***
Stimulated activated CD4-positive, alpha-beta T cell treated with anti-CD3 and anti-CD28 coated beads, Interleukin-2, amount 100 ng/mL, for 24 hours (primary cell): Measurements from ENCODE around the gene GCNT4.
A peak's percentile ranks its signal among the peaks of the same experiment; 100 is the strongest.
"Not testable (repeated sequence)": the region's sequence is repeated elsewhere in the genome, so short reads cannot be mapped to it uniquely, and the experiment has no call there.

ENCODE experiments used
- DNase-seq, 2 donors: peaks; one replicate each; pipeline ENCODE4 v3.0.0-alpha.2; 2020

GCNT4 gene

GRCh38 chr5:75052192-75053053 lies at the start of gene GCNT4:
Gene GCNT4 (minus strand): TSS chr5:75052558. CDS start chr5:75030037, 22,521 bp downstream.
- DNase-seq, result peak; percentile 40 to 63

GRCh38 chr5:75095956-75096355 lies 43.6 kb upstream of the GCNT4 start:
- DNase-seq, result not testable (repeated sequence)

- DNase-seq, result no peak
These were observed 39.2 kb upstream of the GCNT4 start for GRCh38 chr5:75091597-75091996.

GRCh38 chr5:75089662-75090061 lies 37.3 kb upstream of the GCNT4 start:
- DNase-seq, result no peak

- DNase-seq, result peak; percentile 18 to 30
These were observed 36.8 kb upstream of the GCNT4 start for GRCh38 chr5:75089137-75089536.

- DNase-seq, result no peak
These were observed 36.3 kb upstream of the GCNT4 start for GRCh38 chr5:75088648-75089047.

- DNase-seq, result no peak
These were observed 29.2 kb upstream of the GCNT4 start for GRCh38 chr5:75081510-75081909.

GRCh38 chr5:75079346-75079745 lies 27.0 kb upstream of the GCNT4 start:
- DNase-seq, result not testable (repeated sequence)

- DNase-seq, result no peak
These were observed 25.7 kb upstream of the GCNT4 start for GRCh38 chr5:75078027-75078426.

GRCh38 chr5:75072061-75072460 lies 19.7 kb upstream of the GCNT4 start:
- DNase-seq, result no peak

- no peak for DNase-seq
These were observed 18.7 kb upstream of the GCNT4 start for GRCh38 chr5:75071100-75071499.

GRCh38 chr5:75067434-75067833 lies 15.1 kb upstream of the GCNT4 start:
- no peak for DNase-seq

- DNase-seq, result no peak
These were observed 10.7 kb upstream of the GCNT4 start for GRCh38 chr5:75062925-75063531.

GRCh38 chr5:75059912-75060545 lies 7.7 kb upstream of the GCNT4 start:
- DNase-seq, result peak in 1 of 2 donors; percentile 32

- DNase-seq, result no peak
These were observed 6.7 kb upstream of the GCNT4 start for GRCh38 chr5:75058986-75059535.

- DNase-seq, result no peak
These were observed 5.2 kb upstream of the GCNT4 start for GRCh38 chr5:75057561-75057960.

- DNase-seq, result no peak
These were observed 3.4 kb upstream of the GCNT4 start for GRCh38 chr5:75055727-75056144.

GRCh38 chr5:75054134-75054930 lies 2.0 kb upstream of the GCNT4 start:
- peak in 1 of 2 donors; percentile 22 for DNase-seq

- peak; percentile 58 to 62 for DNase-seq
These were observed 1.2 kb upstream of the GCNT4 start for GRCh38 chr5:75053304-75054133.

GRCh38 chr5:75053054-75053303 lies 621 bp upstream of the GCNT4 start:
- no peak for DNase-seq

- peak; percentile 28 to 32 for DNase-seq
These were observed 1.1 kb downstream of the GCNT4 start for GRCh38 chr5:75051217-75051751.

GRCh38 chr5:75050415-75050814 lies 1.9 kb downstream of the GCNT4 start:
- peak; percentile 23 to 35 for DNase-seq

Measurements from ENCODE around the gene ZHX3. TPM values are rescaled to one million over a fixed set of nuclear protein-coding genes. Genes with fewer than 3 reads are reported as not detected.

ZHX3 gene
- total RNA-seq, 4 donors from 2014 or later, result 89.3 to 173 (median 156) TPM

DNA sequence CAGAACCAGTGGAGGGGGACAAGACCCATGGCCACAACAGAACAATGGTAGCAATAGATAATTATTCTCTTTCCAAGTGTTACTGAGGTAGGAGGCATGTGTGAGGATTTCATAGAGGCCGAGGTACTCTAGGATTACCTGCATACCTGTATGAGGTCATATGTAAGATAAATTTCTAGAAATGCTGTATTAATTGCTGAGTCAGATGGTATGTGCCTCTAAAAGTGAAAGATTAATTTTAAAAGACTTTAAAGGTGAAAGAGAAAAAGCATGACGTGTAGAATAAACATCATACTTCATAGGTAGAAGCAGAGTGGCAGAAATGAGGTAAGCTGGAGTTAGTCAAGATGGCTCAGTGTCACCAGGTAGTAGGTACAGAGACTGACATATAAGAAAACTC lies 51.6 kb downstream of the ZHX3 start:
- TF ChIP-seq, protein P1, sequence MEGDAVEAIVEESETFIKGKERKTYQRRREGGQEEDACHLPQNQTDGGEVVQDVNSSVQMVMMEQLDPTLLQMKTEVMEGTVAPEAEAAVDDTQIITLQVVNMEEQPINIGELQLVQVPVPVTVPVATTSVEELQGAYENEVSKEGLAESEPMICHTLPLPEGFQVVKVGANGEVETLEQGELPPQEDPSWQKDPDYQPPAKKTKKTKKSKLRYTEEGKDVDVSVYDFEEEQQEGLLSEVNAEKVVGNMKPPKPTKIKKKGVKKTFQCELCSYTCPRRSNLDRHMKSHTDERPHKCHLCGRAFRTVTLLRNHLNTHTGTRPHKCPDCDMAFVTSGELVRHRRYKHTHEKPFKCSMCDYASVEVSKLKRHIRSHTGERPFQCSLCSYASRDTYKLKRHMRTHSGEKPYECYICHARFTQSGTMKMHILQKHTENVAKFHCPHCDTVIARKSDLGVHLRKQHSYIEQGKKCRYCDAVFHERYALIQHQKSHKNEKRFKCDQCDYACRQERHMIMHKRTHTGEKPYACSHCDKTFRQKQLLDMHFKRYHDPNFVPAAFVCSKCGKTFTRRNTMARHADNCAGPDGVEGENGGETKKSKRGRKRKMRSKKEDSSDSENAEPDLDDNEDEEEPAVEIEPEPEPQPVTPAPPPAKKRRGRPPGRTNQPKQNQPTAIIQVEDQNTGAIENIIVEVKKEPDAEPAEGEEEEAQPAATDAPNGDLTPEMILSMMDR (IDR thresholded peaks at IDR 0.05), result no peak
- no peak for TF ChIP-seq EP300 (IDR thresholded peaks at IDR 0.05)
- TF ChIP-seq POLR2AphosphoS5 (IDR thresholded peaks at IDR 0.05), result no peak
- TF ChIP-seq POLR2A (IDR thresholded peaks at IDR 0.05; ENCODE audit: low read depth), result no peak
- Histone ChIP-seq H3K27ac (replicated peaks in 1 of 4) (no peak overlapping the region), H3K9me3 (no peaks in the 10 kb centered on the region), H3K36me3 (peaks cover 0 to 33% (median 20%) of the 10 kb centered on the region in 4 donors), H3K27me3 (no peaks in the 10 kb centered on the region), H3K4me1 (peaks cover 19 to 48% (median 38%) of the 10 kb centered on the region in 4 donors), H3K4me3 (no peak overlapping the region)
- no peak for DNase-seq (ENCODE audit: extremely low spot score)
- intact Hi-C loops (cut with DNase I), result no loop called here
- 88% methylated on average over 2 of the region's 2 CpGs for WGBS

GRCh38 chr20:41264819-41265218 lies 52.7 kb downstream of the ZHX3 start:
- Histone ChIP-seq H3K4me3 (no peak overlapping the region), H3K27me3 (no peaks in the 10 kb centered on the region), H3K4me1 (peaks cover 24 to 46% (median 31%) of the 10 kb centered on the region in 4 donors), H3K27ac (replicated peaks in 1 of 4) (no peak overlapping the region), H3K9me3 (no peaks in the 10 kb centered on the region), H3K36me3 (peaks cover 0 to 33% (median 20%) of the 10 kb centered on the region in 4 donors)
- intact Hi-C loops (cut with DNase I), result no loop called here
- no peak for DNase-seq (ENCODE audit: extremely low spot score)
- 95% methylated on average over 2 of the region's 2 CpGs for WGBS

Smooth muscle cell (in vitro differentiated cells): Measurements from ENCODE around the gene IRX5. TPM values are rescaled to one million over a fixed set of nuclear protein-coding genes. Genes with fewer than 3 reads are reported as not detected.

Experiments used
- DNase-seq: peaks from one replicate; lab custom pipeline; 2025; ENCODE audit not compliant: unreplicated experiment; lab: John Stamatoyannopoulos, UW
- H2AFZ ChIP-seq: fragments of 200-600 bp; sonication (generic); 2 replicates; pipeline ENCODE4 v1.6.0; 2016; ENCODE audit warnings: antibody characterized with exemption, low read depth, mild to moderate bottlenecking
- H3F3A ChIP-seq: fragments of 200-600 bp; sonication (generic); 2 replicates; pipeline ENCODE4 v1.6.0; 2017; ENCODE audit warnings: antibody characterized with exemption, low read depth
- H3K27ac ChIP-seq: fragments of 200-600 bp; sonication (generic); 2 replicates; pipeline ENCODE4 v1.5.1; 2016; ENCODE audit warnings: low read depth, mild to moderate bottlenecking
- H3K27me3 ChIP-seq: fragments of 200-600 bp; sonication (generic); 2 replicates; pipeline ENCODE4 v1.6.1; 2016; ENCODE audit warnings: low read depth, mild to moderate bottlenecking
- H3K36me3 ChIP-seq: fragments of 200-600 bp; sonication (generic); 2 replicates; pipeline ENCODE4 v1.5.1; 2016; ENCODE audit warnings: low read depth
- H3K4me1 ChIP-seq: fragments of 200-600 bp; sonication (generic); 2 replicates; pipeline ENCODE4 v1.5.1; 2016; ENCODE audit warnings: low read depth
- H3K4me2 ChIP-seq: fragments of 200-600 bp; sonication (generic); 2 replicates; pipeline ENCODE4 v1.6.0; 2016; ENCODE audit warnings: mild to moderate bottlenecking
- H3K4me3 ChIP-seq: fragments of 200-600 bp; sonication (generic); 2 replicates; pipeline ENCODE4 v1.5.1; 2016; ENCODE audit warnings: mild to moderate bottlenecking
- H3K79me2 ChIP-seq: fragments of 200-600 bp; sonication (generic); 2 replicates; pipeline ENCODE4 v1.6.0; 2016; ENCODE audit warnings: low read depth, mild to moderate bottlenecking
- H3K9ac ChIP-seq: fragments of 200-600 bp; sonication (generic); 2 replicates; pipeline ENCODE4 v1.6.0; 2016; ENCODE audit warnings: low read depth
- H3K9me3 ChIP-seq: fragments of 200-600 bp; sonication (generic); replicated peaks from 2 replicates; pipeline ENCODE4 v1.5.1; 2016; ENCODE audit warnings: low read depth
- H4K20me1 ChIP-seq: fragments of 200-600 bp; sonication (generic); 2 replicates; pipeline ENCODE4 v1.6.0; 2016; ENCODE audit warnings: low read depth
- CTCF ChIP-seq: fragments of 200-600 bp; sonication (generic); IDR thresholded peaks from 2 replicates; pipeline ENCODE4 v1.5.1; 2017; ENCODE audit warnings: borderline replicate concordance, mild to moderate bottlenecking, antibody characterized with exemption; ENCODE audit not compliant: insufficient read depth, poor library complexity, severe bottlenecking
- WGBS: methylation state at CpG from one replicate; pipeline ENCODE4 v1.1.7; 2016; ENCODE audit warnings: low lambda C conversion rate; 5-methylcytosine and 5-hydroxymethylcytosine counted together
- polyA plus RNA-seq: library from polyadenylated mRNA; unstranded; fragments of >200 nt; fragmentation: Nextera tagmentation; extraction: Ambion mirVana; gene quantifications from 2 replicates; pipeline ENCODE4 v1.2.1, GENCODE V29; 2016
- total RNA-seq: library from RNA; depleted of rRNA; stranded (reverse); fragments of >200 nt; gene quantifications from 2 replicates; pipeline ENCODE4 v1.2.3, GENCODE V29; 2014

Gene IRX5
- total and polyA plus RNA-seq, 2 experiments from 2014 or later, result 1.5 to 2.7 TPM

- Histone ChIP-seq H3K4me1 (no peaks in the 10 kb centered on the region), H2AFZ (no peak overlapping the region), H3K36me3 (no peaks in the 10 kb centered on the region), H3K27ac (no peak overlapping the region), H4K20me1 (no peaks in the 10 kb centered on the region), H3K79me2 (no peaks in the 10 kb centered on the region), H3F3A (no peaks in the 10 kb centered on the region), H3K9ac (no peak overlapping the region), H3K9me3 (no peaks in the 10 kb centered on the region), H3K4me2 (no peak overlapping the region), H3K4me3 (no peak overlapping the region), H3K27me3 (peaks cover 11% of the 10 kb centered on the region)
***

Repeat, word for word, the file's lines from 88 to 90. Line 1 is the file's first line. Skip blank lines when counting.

Gene IRX5
- total and polyA plus RNA-seq, 2 experiments from 2014 or later, result 1.5 to 2.7 TPM

- Histone ChIP-seq H3K4me1 (no peaks in the 10 kb centered on the region), H2AFZ (no peak overlapping the region), H3K36me3 (no peaks in the 10 kb centered on the region), H3K27ac (no peak overlapping the region), H4K20me1 (no peaks in the 10 kb centered on the region), H3K79me2 (no peaks in the 10 kb centered on the region), H3F3A (no peaks in the 10 kb centered on the region), H3K9ac (no peak overlapping the region), H3K9me3 (no peaks in the 10 kb centered on the region), H3K4me2 (no peak overlapping the region), H3K4me3 (no peak overlapping the region), H3K27me3 (peaks cover 11% of the 10 kb centered on the region)